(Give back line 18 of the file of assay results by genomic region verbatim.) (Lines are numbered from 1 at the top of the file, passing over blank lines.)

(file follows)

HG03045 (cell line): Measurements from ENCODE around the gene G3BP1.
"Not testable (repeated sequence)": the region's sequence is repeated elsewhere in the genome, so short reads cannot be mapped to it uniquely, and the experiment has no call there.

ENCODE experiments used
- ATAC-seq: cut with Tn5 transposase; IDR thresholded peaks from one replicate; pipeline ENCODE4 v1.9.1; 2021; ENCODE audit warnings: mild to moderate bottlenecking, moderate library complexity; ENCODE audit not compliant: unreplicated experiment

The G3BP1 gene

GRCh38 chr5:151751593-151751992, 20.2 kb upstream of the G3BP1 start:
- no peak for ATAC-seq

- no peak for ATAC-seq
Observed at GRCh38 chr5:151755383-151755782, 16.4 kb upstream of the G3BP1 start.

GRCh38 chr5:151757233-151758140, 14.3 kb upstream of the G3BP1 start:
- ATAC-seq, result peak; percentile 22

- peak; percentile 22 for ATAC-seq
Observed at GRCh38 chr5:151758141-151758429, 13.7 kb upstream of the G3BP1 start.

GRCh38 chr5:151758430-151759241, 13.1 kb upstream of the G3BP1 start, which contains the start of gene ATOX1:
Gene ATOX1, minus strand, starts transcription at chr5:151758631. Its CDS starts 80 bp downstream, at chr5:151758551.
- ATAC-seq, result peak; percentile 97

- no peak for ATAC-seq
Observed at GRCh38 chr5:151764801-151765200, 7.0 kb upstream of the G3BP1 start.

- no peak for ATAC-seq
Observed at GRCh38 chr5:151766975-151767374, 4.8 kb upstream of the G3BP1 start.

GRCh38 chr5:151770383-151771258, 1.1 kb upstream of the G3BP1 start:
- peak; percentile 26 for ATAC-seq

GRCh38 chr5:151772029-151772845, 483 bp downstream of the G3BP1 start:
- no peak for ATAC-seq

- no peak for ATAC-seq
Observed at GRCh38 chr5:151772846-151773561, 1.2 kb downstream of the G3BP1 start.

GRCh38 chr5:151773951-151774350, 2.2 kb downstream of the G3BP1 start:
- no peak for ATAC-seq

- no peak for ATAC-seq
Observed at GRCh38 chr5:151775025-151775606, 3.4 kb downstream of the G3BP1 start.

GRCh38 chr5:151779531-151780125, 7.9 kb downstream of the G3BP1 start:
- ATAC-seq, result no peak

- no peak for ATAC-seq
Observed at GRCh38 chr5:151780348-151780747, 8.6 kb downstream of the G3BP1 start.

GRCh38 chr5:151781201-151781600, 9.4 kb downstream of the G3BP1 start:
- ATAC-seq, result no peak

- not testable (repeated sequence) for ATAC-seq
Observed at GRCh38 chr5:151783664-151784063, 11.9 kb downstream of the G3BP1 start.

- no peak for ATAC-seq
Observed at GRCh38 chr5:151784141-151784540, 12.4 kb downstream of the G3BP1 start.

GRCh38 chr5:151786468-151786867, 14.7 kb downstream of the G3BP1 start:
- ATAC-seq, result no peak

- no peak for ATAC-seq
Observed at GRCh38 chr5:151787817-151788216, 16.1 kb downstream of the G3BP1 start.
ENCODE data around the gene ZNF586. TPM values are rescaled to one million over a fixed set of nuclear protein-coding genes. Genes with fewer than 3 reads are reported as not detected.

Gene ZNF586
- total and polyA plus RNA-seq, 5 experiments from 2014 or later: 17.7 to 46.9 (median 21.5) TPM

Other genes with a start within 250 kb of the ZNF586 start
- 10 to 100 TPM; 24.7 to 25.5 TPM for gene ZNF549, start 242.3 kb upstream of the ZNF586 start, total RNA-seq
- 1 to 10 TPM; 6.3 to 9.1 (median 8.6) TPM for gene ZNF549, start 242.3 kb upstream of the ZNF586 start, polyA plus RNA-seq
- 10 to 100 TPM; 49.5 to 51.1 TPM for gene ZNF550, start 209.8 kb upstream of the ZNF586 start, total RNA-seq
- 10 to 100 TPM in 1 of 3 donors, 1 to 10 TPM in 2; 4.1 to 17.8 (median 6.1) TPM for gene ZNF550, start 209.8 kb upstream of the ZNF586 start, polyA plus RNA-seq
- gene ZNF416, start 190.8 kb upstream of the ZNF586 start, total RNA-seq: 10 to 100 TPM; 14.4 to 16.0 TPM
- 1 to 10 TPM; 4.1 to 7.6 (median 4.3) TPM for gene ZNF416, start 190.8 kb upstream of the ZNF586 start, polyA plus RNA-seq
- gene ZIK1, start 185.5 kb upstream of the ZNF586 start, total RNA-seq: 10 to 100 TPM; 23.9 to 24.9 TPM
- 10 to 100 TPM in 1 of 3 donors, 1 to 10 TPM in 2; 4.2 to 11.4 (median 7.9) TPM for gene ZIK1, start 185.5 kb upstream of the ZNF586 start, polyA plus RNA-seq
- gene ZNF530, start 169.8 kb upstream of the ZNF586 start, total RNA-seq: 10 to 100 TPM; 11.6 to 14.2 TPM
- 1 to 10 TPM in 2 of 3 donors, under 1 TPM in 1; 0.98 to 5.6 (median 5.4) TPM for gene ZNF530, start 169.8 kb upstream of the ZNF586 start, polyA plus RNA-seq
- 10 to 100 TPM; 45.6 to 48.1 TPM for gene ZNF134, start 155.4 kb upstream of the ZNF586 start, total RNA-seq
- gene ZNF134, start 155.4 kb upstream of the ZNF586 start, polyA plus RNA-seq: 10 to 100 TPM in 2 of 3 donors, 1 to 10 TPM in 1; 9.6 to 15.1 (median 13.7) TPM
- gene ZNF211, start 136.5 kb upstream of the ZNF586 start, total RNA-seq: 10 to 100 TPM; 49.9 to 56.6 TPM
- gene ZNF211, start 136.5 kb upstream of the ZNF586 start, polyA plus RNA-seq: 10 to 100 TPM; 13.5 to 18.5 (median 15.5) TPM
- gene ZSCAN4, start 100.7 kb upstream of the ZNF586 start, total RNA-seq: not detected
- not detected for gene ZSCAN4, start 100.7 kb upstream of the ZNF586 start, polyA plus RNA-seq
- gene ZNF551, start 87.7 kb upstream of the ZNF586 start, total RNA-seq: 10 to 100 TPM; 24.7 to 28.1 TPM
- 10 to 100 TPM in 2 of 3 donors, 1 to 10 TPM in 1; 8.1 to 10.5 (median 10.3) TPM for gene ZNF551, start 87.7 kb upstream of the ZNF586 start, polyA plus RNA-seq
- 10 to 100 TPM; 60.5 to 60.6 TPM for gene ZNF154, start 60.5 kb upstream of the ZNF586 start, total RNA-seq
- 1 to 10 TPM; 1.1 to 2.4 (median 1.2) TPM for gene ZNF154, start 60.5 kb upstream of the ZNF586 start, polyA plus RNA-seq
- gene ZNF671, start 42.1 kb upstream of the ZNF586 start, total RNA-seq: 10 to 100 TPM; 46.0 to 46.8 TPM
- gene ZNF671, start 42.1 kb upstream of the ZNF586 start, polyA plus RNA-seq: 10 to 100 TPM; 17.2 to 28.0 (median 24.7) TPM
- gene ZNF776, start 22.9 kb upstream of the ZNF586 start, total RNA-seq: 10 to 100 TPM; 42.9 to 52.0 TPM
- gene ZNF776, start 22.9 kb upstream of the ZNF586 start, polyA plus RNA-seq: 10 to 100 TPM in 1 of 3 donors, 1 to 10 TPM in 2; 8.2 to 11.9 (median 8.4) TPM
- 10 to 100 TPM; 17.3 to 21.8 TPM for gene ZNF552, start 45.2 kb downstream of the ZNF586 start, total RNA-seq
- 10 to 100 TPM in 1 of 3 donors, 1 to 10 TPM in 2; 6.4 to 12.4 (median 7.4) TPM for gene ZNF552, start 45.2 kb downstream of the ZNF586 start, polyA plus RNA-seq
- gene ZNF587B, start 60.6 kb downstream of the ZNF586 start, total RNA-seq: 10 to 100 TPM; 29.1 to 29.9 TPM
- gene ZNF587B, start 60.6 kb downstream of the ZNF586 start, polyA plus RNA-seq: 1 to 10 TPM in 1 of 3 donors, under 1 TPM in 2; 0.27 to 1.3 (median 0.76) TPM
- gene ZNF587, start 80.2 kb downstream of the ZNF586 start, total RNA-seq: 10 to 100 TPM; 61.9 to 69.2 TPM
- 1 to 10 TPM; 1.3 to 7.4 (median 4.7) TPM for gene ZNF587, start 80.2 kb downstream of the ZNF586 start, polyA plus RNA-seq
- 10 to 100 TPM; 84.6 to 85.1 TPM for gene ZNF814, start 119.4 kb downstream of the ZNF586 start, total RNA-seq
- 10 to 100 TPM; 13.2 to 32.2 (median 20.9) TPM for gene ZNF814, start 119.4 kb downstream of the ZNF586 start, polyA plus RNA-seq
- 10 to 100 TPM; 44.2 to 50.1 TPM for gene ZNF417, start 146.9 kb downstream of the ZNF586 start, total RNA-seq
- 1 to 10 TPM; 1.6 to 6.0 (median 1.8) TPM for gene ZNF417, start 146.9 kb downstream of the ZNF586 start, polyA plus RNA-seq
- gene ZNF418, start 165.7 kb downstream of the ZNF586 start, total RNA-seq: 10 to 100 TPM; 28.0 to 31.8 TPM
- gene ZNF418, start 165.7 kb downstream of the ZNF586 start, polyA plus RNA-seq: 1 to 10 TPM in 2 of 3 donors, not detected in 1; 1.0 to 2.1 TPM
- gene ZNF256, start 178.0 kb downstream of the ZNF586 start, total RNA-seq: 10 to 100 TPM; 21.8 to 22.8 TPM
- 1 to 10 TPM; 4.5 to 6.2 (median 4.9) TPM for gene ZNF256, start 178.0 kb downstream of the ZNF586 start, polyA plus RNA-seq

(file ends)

Observed at GRCh38 chr5:151764801-151765200, 7.0 kb upstream of the G3BP1 start.